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As I was reading RedBook I stayed quite confused, that openGL can have maximum 8 lights in scene (number depending on implementation, but should be arround 8).

But I can imagine number of situations that would need more lights, so I think there's a trick arround this in game dev.

For example, you have very long street with 50 strretlights, or you can have squad of 20 peoples all using flashlights. How you actually simulate those situations? There's a problem, that light iluminates only the part of mesh, not whole cone between source and object, so if we don't have 100% clean air, there must be some sort of simulation also. What's the way this is done, and the game runs smooth?(I read also that enabling all 8 lights could kill FPS)

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3 Answers 3

up vote 9 down vote accepted

8 lights is the limitation of fixed GL pipeline, where you enable each of them, set mode, parameters, etc. Now you have pixel shaders, and lighting is done within shader. There you can use large number of dynamic (not backed into textures) lights. You only need to supply all these lights' parameters sufficiently (maybe, in a texture), and test how many lights your shader is able to process. Also, in shader you can cull too weak lights (contributing too little into pixel value) or just too distant ones.

Update: complex shader with branching can even generate lights (think of long street or christmas tree). It could be more efficient than supply large number of parameters.

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update: this technique was discussed a lot, here is one link: opengl.org/discussion_boards/… –  alxx Aug 27 '10 at 11:59
Weak lights are not a shaders feature, since the ability to enable/disable lights could be done outside the fixed pipeline designing a light manager, enabling only important lights. –  Luca Aug 31 '10 at 16:35
Light manager enables/disables lights for whole scene. Pixel shader could do it per pixel, see the difference? By the way, 8 lights in traditional pipeline are per-vertex, while shader does per-pixel lighting - quite a different thing. –  alxx Aug 31 '10 at 17:38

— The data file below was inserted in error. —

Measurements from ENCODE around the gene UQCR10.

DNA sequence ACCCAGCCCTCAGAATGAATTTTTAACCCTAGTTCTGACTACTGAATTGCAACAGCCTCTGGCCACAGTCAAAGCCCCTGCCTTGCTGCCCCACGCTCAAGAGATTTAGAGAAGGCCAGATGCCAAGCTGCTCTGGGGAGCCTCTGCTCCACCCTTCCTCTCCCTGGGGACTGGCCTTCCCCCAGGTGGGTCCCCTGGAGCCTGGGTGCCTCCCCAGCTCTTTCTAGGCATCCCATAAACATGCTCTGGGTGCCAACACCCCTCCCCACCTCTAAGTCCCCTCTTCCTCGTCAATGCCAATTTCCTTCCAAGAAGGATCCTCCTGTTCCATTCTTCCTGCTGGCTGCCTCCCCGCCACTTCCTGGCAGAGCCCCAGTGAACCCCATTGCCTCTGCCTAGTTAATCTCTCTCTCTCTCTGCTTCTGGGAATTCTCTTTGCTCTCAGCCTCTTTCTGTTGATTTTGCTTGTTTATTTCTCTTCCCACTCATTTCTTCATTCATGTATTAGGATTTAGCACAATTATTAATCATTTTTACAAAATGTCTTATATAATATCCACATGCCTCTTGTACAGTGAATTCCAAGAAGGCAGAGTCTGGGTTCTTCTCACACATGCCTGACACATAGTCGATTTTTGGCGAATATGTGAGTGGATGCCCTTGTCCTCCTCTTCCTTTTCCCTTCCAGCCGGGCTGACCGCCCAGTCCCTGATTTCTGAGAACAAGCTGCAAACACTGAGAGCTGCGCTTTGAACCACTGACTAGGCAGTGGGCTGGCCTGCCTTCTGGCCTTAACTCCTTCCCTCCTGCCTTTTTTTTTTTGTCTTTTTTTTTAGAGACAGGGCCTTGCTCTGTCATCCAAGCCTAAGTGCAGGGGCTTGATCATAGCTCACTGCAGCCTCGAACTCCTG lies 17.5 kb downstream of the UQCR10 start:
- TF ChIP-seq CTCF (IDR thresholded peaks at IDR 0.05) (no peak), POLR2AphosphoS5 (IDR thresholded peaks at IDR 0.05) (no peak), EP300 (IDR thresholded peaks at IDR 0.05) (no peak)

I see the difference, but from your answer seems that shader do it all (by pixels), but vertex lighting has a nice look, and it's still valid in current world, even with shaders. –  Luca Aug 31 '10 at 18:00
Once you compare per-vertex and per-pixel shading, you hardly return to the former one... Think of bump-mapping, parallax mapping, reflections and other effects. –  alxx Sep 3 '10 at 12:03

One of the tricks that will be used in games is to simulate the light with a texture.

So in your street light example, the "lit" areas will actually be a brighter texture image. Only the nearest lights will be light sources to get the correct effects.

There are similar approaches where semi-transparent textures or textures with a transparent cone are overlaid the scene to give the same effect.

Don't forget that to compute the shadows etc. in real-time means that the scene has to be rendered from the point of view of the light to calculate the intensity of the light at any given location. So for 8 lights you are rendering the scene (or parts of the scene) up to 8 times before actually rendering the scene for display. Even if this is done on the GPU rather than the CPU it's very expensive.

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Lighting is a very complex topic in computer graphics.

What really matter is, of course, the object illumination, emulating the real world lighting or the effect we are targeting. The lighting environment could be composed by many sources in order to approximate the real effect we are trying to achieve.

OpenGL lighting implementation are dynamic lights, which are light point abstraction which allow to "light" (that is, give a color) to rendered vertices (which are used for render triangles). ...the vertex is illuminated, get color contribution for each light.

As you mentioned, the rendering process take more time more lights we has enabled. To minimize this, you have different possibilities.

  • Light culling (exclude lights which contribution is to little to change the color), and this is determined using light properties (distance, cone, attenuation, point of view and obstructing objects).
  • Static lighting, which uses textures to emulate lighting on objects which never moves.

OpenGL fixed lighting contributes to vertex color, which is interpolated with other vertex colors in order to rasterize the triangle. In the case the geometry is composed by few triangles, you cannot see any light cone inside the each triangle, because its fragment's color are the result of the interpolation of three colors (the three vertices).

To achieve a more precise lighting, the software shall determine each fragment (pixel) color (pixel lighting) in the same way a vertex is colored by lights, but as you can understand, there could be more pixels than vertices. An approach is to compute (using shaders or an OpenGL extension) the light's contribution for each pixel of the geometry during the rasterization phase, or determine the pixel color using deferred lighting.

Deferred lighting uses multiple textures (corresponding to the viewport) to store lights parameters for each displayed pixel. In this way you execute light computation after the image is produced, determining pixel light contribution once for each pixel, instead of once for each geometry pixel.

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